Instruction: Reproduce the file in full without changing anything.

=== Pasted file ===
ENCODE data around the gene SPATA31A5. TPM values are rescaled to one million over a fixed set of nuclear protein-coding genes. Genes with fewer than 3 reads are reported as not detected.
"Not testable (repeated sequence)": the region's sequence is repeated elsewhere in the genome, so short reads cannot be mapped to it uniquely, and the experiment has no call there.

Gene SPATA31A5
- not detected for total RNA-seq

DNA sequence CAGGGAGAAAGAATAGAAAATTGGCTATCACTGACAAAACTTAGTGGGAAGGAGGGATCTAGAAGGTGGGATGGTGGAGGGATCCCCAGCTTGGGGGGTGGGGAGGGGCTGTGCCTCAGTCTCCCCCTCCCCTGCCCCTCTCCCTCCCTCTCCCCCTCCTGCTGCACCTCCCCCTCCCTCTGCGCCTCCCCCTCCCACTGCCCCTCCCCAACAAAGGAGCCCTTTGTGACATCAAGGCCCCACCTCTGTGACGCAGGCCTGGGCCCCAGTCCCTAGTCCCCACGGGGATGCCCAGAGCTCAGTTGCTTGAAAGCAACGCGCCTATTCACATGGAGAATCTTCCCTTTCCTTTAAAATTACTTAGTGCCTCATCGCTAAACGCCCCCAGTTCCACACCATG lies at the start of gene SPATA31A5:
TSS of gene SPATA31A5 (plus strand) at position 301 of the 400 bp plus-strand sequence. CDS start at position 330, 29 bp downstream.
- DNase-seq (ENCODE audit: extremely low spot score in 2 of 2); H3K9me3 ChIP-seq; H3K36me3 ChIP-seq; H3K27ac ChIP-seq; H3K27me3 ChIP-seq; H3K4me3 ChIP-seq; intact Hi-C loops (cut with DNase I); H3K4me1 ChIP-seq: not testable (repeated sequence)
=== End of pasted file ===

ENCODE data around the gene SPATA31A5. TPM values are rescaled to one million over a fixed set of nuclear protein-coding genes. Genes with fewer than 3 reads are reported as not detected.
"Not testable (repeated sequence)": the region's sequence is repeated elsewhere in the genome, so short reads cannot be mapped to it uniquely, and the experiment has no call there.

Gene SPATA31A5
- not detected for total RNA-seq

DNA sequence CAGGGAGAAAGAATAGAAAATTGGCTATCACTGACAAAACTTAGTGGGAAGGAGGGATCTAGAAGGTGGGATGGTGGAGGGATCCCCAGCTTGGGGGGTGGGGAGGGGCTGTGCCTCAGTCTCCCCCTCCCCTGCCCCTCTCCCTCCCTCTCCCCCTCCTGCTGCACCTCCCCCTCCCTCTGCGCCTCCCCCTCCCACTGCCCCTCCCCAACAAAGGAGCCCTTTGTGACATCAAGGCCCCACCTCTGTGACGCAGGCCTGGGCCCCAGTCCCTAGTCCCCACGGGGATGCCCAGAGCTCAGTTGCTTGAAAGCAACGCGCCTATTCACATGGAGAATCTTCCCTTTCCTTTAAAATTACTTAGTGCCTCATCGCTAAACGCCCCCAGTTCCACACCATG lies at the start of gene SPATA31A5:
TSS of gene SPATA31A5 (plus strand) at position 301 of the 400 bp plus-strand sequence. CDS start at position 330, 29 bp downstream.
- DNase-seq (ENCODE audit: extremely low spot score in 2 of 2); H3K9me3 ChIP-seq; H3K36me3 ChIP-seq; H3K27ac ChIP-seq; H3K27me3 ChIP-seq; H3K4me3 ChIP-seq; intact Hi-C loops (cut with DNase I); H3K4me1 ChIP-seq: not testable (repeated sequence)